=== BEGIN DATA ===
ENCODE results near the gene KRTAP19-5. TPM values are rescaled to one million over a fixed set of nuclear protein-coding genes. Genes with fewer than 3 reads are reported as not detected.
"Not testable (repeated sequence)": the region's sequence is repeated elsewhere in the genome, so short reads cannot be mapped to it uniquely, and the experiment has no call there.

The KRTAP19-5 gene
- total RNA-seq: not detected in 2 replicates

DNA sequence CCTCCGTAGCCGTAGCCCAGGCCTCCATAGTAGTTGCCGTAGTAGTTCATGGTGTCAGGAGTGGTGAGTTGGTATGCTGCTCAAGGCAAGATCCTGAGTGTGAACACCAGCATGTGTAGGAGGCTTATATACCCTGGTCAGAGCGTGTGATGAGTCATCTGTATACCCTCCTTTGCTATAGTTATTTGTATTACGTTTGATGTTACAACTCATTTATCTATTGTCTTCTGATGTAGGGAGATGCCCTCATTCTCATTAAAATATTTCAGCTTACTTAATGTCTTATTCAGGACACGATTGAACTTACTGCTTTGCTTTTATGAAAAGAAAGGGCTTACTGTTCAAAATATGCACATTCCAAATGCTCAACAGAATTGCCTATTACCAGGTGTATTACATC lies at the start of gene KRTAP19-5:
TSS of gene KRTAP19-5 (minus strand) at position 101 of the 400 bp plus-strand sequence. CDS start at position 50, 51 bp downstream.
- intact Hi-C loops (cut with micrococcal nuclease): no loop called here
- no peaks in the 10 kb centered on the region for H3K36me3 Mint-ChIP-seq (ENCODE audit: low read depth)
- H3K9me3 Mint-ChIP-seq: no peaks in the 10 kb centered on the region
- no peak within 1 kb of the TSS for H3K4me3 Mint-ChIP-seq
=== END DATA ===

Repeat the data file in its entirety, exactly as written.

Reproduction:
ENCODE results near the gene KRTAP19-5. TPM values are rescaled to one million over a fixed set of nuclear protein-coding genes. Genes with fewer than 3 reads are reported as not detected.
"Not testable (repeated sequence)": the region's sequence is repeated elsewhere in the genome, so short reads cannot be mapped to it uniquely, and the experiment has no call there.

The KRTAP19-5 gene
- total RNA-seq: not detected in 2 replicates

DNA sequence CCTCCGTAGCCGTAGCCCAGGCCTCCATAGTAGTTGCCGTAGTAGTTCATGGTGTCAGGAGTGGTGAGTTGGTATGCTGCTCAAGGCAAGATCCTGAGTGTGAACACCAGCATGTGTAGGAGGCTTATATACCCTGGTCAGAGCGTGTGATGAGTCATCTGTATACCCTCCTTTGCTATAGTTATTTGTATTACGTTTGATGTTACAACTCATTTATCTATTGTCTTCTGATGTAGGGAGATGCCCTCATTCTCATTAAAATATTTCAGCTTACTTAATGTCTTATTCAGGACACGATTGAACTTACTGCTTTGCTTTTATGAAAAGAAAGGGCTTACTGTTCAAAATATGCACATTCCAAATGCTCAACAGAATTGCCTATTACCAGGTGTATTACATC lies at the start of gene KRTAP19-5:
TSS of gene KRTAP19-5 (minus strand) at position 101 of the 400 bp plus-strand sequence. CDS start at position 50, 51 bp downstream.
- intact Hi-C loops (cut with micrococcal nuclease): no loop called here
- no peaks in the 10 kb centered on the region for H3K36me3 Mint-ChIP-seq (ENCODE audit: low read depth)
- H3K9me3 Mint-ChIP-seq: no peaks in the 10 kb centered on the region
- no peak within 1 kb of the TSS for H3K4me3 Mint-ChIP-seq